Mimouna: The Moroccan Jewish New Year

Video courtesy of Shalom Sesame. Join Lior and her family as they celebrate the end of Passover with the special Moroccan celebration called Mimouna filled with exciting storytelling, elaborate costumes, and some yummy traditional treats!

— by Ronit Treatman

When the sun sets on the eighth day of Passover, Moroccan Jews celebrate a special holiday called the Mimouna.  The basis for this holiday comes from the Bible.  Instructions for celebrating Passover are found in Ezekiel 45,

The fourteenth day of the first month shall be your Passover and during the seven day festival, unleavened bread shall be eaten.

Exodus 12 describes the transition from Passover to the New Year,

This month shall mark for you the beginning of the months; it shall be the first month of the year for you.

Mimouna is the Moroccan Jewish New Year. It is celebrated with symbolic foods and the first leavened bread after Passover.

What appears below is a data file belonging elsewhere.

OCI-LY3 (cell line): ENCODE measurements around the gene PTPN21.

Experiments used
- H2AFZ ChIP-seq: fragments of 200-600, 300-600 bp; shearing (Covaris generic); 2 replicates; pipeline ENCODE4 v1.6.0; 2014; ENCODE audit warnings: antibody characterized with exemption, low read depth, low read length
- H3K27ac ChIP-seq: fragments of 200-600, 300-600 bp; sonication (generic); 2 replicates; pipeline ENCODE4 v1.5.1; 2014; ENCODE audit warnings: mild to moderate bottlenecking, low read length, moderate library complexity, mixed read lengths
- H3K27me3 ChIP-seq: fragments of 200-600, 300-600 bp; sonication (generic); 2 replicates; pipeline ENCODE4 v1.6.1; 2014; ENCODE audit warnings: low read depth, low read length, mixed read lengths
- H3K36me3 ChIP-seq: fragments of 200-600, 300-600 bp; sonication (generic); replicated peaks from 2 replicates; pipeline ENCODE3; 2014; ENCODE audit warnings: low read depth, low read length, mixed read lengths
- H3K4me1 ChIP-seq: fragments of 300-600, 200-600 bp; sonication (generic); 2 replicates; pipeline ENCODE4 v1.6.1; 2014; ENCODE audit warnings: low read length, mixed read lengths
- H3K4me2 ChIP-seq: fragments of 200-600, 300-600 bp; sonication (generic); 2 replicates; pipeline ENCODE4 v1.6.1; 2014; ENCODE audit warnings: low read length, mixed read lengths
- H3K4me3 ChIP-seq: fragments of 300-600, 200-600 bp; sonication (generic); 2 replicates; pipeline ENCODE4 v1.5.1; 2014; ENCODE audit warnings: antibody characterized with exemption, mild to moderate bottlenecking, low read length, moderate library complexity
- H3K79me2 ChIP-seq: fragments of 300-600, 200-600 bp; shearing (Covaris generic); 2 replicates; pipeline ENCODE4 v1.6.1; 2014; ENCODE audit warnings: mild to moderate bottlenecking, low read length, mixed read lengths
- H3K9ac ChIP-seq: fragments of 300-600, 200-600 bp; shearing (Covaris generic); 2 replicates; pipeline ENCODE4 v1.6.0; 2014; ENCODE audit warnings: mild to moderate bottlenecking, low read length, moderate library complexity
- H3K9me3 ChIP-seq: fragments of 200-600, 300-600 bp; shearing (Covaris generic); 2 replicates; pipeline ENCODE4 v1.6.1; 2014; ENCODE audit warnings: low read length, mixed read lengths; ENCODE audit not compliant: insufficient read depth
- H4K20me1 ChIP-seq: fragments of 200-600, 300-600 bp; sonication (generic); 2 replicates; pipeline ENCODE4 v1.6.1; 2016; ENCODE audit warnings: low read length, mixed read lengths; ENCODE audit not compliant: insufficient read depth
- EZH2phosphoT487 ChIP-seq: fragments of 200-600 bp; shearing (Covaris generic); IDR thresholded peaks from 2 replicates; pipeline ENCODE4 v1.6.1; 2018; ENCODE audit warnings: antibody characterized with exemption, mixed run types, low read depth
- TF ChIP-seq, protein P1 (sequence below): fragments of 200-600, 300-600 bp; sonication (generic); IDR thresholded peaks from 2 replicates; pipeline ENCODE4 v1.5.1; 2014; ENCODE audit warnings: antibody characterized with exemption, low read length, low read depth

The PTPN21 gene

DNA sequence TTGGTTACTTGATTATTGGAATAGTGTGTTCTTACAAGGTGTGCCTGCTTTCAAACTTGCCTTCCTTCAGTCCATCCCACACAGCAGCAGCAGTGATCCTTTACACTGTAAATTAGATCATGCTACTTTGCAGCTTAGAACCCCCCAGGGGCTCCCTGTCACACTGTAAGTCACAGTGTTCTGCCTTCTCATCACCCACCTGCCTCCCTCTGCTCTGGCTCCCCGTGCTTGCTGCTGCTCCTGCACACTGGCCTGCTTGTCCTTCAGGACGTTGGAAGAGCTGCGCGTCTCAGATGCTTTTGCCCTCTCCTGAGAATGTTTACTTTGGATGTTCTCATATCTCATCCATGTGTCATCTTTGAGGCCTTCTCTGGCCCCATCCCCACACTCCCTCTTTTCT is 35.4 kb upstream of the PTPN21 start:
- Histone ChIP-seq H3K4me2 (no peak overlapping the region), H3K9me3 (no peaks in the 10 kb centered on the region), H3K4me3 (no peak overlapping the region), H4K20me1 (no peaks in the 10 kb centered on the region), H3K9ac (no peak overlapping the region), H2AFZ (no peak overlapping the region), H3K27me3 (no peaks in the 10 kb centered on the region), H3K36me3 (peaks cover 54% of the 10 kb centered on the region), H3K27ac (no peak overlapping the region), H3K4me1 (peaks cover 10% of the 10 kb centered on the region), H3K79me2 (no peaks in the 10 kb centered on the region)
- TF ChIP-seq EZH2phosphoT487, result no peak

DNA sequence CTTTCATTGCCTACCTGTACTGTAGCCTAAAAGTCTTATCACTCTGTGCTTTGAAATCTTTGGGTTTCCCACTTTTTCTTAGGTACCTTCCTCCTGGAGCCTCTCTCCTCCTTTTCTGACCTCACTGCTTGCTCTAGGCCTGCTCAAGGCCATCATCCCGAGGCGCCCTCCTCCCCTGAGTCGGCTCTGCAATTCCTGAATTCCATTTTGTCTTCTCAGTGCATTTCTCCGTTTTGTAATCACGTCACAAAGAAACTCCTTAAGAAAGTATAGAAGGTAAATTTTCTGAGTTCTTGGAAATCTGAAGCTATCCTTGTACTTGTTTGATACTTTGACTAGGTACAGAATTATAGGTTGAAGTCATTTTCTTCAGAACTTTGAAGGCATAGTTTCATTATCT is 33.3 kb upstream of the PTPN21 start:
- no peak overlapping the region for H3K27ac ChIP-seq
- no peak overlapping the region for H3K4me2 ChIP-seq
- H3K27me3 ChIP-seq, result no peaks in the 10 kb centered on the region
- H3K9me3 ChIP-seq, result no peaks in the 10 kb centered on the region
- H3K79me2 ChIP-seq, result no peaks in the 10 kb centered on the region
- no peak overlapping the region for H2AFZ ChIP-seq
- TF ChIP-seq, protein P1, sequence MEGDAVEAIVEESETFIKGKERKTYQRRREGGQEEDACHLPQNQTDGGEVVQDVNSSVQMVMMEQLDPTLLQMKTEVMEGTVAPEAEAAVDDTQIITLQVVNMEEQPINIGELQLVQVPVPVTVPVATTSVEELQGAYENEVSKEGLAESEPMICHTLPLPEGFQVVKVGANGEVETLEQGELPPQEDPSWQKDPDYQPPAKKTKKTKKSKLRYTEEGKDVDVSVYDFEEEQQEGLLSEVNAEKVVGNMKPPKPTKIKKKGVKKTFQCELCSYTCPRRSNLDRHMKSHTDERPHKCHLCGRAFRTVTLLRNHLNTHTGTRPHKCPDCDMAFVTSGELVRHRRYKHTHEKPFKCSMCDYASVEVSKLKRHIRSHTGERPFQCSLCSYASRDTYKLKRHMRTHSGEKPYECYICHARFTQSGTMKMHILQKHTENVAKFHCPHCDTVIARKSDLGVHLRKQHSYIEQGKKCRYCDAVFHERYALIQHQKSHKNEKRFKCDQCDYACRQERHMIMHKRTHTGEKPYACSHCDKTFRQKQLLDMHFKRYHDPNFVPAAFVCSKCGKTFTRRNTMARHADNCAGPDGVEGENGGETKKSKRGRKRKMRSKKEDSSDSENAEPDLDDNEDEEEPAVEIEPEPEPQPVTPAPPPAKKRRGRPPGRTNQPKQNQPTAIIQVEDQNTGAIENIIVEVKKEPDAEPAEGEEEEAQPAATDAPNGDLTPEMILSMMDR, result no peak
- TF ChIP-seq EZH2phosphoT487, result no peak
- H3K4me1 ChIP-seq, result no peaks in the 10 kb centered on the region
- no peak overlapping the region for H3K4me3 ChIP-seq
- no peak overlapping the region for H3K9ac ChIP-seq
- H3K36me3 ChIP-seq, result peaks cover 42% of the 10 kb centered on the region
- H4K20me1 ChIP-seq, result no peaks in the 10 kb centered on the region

More after the jump.
This celebration is truly an example of hospitality and rejoicing. Moroccan families wear distinctive embroidered robes from Morocco.  The celebrants’ homes are transformed into elegant Moroccan banquets.  The best tablecloths are brought out, and heirloom trays and candlesticks from Morocco are displayed.  People leave the doors of their homes open, and greet every visitor with the phrase, “bracha ve mazal!” “Blessings and luck!”  They set a festive table with special symbols.  

Symbols Of The Mimouna


Cakes, cookies, marzipan, nougats of nuts and honey, jams, dry fruits, crystallized citrus peels, and honey are placed on the table in hopes of a sweet new year.  One of the most traditional confections is zbib, made with raisins and walnuts.  This thick, caramel-colored confection will sweeten your palate and your year.  Shoshana Golan, a dear friend and an outstanding teacher at the Perelman Jewish Day School, shared her family’s recipe with me.

Shoshana Golan’s Zbib Recipe

  • 1 lb. raisins
  • 1 1/4 cup sugar
  • 1/3 cup water